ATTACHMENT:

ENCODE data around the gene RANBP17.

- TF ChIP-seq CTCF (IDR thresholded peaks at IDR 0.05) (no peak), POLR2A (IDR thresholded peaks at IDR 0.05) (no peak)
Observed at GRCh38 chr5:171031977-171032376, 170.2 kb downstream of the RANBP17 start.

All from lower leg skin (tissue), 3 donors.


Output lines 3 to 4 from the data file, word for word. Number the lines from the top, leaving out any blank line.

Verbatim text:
Observed at GRCh38 chr5:171031977-171032376, 170.2 kb downstream of the RANBP17 start.

All from lower leg skin (tissue), 3 donors.